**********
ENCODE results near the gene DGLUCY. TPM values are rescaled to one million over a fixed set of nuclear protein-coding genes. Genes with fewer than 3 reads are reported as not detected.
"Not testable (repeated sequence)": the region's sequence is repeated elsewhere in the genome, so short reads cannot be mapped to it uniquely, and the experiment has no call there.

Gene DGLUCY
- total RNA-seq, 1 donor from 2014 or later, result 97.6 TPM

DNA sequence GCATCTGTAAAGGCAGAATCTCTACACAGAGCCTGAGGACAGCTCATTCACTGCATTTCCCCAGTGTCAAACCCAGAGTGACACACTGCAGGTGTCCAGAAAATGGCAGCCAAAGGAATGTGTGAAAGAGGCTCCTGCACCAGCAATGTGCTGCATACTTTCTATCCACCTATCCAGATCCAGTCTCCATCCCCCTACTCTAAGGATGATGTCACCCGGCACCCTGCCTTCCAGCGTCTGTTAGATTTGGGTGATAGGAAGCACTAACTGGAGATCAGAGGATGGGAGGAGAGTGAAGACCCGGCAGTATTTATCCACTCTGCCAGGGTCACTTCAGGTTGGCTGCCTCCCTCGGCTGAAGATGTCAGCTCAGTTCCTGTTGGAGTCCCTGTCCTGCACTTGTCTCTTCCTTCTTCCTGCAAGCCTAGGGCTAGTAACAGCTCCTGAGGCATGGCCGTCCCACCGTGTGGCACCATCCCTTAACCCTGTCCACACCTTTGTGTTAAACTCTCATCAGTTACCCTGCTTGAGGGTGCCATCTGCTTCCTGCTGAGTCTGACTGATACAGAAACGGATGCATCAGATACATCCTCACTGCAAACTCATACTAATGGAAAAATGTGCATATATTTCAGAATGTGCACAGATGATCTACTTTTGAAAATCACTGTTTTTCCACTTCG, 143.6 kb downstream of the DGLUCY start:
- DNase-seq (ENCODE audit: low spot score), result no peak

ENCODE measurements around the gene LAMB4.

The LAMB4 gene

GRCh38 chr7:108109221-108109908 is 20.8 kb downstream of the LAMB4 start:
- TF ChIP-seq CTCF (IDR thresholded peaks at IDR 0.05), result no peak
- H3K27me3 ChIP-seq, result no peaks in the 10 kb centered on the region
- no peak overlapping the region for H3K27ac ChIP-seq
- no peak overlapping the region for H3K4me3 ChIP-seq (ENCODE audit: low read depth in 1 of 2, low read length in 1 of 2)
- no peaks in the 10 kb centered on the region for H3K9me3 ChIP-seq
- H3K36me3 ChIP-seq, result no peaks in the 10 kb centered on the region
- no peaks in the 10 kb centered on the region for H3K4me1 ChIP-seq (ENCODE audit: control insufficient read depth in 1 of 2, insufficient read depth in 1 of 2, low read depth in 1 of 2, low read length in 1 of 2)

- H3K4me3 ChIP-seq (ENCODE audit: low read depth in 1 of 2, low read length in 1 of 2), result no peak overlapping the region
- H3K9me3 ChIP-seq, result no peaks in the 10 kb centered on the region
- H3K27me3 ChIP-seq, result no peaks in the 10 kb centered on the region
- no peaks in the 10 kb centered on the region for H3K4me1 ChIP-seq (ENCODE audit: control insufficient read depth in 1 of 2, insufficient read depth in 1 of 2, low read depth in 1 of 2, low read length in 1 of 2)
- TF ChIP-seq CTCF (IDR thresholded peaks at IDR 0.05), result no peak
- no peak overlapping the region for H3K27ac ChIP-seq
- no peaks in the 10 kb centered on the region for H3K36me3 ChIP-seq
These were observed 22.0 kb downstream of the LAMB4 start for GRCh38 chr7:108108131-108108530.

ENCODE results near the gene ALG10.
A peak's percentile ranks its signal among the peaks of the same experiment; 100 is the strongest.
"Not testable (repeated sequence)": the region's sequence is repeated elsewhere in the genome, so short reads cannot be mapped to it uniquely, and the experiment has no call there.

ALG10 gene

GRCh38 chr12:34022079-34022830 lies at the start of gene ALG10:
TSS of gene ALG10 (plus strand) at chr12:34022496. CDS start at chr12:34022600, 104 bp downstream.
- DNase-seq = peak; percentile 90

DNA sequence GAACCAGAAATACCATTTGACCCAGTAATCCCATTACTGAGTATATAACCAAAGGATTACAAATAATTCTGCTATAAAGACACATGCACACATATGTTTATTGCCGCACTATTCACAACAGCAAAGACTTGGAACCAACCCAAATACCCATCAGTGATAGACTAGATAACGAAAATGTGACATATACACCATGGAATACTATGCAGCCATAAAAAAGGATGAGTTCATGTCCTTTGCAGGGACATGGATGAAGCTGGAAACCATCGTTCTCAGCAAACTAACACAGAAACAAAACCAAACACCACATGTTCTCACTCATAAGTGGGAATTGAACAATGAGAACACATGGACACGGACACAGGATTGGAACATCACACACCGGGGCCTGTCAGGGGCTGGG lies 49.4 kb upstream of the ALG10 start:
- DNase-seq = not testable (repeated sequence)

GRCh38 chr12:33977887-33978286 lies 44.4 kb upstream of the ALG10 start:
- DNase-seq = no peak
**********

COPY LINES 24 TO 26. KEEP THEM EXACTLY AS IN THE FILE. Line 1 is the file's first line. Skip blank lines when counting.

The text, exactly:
These were observed 22.0 kb downstream of the LAMB4 start for GRCh38 chr7:108108131-108108530.

ENCODE results near the gene ALG10.
A peak's percentile ranks its signal among the peaks of the same experiment; 100 is the strongest.